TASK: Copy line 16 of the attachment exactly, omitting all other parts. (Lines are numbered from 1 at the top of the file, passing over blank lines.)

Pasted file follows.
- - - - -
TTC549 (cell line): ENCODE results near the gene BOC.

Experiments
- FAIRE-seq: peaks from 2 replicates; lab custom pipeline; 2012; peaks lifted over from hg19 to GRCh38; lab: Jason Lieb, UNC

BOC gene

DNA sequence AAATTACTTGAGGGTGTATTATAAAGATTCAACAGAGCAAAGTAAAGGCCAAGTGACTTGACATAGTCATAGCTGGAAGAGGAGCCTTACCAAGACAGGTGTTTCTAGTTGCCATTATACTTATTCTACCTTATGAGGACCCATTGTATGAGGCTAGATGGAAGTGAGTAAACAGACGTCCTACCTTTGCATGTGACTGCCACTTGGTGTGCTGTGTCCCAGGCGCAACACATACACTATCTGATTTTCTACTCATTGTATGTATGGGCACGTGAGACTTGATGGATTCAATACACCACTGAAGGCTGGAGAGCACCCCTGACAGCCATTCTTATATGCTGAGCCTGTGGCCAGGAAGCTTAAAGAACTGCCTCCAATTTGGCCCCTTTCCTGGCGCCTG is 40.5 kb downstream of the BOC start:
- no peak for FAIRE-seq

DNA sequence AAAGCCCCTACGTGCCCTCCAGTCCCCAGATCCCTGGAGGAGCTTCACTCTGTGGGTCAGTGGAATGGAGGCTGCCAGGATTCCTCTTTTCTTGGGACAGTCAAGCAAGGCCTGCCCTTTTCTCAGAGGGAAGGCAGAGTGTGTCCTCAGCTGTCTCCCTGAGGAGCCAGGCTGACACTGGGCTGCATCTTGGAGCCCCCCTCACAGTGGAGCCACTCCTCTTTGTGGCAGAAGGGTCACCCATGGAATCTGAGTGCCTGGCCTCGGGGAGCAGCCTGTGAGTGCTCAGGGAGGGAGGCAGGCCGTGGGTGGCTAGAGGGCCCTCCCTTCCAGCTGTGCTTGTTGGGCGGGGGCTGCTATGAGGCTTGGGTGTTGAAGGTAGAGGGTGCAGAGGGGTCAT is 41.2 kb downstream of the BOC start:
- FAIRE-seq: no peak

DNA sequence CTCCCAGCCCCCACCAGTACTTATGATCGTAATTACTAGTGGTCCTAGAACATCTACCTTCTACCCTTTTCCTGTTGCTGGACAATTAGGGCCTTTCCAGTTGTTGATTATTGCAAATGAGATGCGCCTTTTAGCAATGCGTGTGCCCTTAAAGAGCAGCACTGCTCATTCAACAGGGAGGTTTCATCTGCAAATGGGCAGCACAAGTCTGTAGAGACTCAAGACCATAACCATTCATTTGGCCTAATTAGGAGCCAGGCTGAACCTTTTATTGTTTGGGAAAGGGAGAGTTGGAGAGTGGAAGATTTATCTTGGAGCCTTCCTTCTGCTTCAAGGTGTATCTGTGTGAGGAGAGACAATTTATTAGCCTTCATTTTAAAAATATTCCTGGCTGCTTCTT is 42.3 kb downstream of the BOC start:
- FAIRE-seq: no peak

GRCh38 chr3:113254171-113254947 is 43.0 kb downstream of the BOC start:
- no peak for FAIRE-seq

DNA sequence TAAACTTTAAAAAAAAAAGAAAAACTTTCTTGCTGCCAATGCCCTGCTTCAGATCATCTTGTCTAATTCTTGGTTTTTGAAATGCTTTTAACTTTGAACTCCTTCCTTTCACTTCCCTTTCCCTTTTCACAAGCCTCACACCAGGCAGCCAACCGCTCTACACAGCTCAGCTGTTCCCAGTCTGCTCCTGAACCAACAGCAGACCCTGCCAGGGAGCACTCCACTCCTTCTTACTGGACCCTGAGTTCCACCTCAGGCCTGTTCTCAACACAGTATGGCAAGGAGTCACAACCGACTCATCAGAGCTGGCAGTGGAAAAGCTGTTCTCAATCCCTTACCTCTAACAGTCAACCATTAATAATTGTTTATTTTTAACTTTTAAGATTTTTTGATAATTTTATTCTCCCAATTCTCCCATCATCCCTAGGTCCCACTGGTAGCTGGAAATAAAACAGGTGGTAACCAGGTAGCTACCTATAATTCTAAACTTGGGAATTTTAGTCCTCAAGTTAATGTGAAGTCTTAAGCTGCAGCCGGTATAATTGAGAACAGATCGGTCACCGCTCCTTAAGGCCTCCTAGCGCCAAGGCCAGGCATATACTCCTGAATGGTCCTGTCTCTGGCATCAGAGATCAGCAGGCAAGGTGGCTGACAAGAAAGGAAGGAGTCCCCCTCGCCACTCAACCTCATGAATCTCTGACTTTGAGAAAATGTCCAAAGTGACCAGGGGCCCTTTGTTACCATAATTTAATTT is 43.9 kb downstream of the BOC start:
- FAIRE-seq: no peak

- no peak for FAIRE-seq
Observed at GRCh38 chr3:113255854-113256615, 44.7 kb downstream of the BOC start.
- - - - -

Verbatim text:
Observed at GRCh38 chr3:113255854-113256615, 44.7 kb downstream of the BOC start.